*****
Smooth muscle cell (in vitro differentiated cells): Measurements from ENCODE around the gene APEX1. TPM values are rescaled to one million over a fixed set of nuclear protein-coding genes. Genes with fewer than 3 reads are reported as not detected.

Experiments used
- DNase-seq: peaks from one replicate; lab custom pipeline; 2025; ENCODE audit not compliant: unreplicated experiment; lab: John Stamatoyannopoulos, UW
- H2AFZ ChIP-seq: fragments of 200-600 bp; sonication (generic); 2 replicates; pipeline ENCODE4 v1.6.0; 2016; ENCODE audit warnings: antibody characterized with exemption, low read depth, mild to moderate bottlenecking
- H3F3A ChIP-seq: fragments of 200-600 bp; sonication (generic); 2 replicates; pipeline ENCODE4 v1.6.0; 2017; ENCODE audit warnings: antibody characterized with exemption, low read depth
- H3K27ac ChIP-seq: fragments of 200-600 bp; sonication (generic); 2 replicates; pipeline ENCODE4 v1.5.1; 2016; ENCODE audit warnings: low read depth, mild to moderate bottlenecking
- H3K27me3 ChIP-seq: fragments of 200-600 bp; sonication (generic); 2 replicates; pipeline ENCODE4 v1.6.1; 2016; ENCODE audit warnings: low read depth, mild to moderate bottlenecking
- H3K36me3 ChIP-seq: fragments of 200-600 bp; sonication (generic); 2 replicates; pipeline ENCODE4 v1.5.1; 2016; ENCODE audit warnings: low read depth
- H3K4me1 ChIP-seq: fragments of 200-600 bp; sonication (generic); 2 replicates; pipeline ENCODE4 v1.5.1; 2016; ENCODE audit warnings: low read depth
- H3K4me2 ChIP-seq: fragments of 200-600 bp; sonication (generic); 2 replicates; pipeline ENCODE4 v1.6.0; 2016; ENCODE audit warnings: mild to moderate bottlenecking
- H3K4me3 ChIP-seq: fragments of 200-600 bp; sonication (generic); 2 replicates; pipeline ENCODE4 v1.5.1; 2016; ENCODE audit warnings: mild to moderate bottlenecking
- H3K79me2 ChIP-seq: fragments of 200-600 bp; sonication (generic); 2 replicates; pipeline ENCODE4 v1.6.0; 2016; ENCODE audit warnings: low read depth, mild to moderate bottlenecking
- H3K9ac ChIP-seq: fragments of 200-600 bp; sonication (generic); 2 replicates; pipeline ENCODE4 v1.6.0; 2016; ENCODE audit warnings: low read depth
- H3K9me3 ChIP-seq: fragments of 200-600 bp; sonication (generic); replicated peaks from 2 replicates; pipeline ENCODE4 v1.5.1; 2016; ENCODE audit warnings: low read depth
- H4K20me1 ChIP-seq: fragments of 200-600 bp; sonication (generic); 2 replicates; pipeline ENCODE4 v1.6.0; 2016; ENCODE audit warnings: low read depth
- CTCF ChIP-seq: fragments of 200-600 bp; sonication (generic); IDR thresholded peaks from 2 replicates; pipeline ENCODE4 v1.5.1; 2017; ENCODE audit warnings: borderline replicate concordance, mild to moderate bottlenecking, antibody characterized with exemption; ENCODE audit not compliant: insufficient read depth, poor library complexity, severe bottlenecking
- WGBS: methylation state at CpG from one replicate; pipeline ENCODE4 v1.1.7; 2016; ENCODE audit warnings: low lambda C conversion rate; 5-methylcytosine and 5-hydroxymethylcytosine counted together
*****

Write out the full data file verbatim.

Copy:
Smooth muscle cell (in vitro differentiated cells): Measurements from ENCODE around the gene APEX1. TPM values are rescaled to one million over a fixed set of nuclear protein-coding genes. Genes with fewer than 3 reads are reported as not detected.

Experiments used
- DNase-seq: peaks from one replicate; lab custom pipeline; 2025; ENCODE audit not compliant: unreplicated experiment; lab: John Stamatoyannopoulos, UW
- H2AFZ ChIP-seq: fragments of 200-600 bp; sonication (generic); 2 replicates; pipeline ENCODE4 v1.6.0; 2016; ENCODE audit warnings: antibody characterized with exemption, low read depth, mild to moderate bottlenecking
- H3F3A ChIP-seq: fragments of 200-600 bp; sonication (generic); 2 replicates; pipeline ENCODE4 v1.6.0; 2017; ENCODE audit warnings: antibody characterized with exemption, low read depth
- H3K27ac ChIP-seq: fragments of 200-600 bp; sonication (generic); 2 replicates; pipeline ENCODE4 v1.5.1; 2016; ENCODE audit warnings: low read depth, mild to moderate bottlenecking
- H3K27me3 ChIP-seq: fragments of 200-600 bp; sonication (generic); 2 replicates; pipeline ENCODE4 v1.6.1; 2016; ENCODE audit warnings: low read depth, mild to moderate bottlenecking
- H3K36me3 ChIP-seq: fragments of 200-600 bp; sonication (generic); 2 replicates; pipeline ENCODE4 v1.5.1; 2016; ENCODE audit warnings: low read depth
- H3K4me1 ChIP-seq: fragments of 200-600 bp; sonication (generic); 2 replicates; pipeline ENCODE4 v1.5.1; 2016; ENCODE audit warnings: low read depth
- H3K4me2 ChIP-seq: fragments of 200-600 bp; sonication (generic); 2 replicates; pipeline ENCODE4 v1.6.0; 2016; ENCODE audit warnings: mild to moderate bottlenecking
- H3K4me3 ChIP-seq: fragments of 200-600 bp; sonication (generic); 2 replicates; pipeline ENCODE4 v1.5.1; 2016; ENCODE audit warnings: mild to moderate bottlenecking
- H3K79me2 ChIP-seq: fragments of 200-600 bp; sonication (generic); 2 replicates; pipeline ENCODE4 v1.6.0; 2016; ENCODE audit warnings: low read depth, mild to moderate bottlenecking
- H3K9ac ChIP-seq: fragments of 200-600 bp; sonication (generic); 2 replicates; pipeline ENCODE4 v1.6.0; 2016; ENCODE audit warnings: low read depth
- H3K9me3 ChIP-seq: fragments of 200-600 bp; sonication (generic); replicated peaks from 2 replicates; pipeline ENCODE4 v1.5.1; 2016; ENCODE audit warnings: low read depth
- H4K20me1 ChIP-seq: fragments of 200-600 bp; sonication (generic); 2 replicates; pipeline ENCODE4 v1.6.0; 2016; ENCODE audit warnings: low read depth
- CTCF ChIP-seq: fragments of 200-600 bp; sonication (generic); IDR thresholded peaks from 2 replicates; pipeline ENCODE4 v1.5.1; 2017; ENCODE audit warnings: borderline replicate concordance, mild to moderate bottlenecking, antibody characterized with exemption; ENCODE audit not compliant: insufficient read depth, poor library complexity, severe bottlenecking
- WGBS: methylation state at CpG from one replicate; pipeline ENCODE4 v1.1.7; 2016; ENCODE audit warnings: low lambda C conversion rate; 5-methylcytosine and 5-hydroxymethylcytosine counted together